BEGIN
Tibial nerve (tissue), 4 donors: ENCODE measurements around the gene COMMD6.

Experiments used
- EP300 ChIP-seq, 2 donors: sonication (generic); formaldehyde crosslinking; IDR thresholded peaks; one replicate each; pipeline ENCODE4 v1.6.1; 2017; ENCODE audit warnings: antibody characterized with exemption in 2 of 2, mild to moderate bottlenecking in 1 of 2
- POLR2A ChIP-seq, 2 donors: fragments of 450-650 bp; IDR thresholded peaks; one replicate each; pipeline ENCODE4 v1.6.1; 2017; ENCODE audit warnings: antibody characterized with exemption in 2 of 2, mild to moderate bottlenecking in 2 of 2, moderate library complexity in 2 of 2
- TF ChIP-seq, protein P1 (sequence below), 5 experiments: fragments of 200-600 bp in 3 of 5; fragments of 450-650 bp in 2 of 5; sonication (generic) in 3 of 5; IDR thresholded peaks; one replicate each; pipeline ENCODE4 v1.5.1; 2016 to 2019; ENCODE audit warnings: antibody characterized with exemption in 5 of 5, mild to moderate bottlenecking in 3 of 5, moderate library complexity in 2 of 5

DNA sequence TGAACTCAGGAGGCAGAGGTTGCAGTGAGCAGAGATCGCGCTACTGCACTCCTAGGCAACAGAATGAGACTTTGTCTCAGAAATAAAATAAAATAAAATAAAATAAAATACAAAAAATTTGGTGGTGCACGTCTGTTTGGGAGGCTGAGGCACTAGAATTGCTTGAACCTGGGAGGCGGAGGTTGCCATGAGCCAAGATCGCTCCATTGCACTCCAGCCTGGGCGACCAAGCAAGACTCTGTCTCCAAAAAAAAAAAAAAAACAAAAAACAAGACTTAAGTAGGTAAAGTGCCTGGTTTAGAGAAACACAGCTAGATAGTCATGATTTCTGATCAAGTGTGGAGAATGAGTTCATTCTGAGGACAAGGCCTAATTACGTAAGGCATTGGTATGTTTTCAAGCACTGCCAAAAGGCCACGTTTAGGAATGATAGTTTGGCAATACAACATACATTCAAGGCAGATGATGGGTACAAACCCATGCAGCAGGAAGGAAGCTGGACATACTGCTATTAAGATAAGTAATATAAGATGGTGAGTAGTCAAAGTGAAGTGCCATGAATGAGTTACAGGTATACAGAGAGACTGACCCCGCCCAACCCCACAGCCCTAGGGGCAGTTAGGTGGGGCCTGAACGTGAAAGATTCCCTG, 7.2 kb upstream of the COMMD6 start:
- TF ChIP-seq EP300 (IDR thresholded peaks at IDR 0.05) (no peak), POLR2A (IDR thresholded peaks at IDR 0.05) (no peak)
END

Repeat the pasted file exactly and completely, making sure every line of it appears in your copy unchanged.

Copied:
Tibial nerve (tissue), 4 donors: ENCODE measurements around the gene COMMD6.

Experiments used
- EP300 ChIP-seq, 2 donors: sonication (generic); formaldehyde crosslinking; IDR thresholded peaks; one replicate each; pipeline ENCODE4 v1.6.1; 2017; ENCODE audit warnings: antibody characterized with exemption in 2 of 2, mild to moderate bottlenecking in 1 of 2
- POLR2A ChIP-seq, 2 donors: fragments of 450-650 bp; IDR thresholded peaks; one replicate each; pipeline ENCODE4 v1.6.1; 2017; ENCODE audit warnings: antibody characterized with exemption in 2 of 2, mild to moderate bottlenecking in 2 of 2, moderate library complexity in 2 of 2
- TF ChIP-seq, protein P1 (sequence below), 5 experiments: fragments of 200-600 bp in 3 of 5; fragments of 450-650 bp in 2 of 5; sonication (generic) in 3 of 5; IDR thresholded peaks; one replicate each; pipeline ENCODE4 v1.5.1; 2016 to 2019; ENCODE audit warnings: antibody characterized with exemption in 5 of 5, mild to moderate bottlenecking in 3 of 5, moderate library complexity in 2 of 5

DNA sequence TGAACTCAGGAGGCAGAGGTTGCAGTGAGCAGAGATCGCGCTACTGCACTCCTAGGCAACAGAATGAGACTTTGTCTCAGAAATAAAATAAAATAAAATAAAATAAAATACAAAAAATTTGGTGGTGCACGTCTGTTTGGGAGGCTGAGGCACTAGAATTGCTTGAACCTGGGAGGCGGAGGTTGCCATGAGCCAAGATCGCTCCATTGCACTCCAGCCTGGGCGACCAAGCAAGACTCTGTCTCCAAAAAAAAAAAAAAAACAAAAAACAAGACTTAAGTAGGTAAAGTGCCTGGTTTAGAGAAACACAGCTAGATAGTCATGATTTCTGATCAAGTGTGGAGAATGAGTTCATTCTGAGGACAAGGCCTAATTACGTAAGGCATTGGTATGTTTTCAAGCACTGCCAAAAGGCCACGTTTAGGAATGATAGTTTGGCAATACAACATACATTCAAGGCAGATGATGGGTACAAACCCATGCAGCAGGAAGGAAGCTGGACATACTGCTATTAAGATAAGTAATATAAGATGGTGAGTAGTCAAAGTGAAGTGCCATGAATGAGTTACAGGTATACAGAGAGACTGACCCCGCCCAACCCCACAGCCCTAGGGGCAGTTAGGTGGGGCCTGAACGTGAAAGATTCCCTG, 7.2 kb upstream of the COMMD6 start:
- TF ChIP-seq EP300 (IDR thresholded peaks at IDR 0.05) (no peak), POLR2A (IDR thresholded peaks at IDR 0.05) (no peak)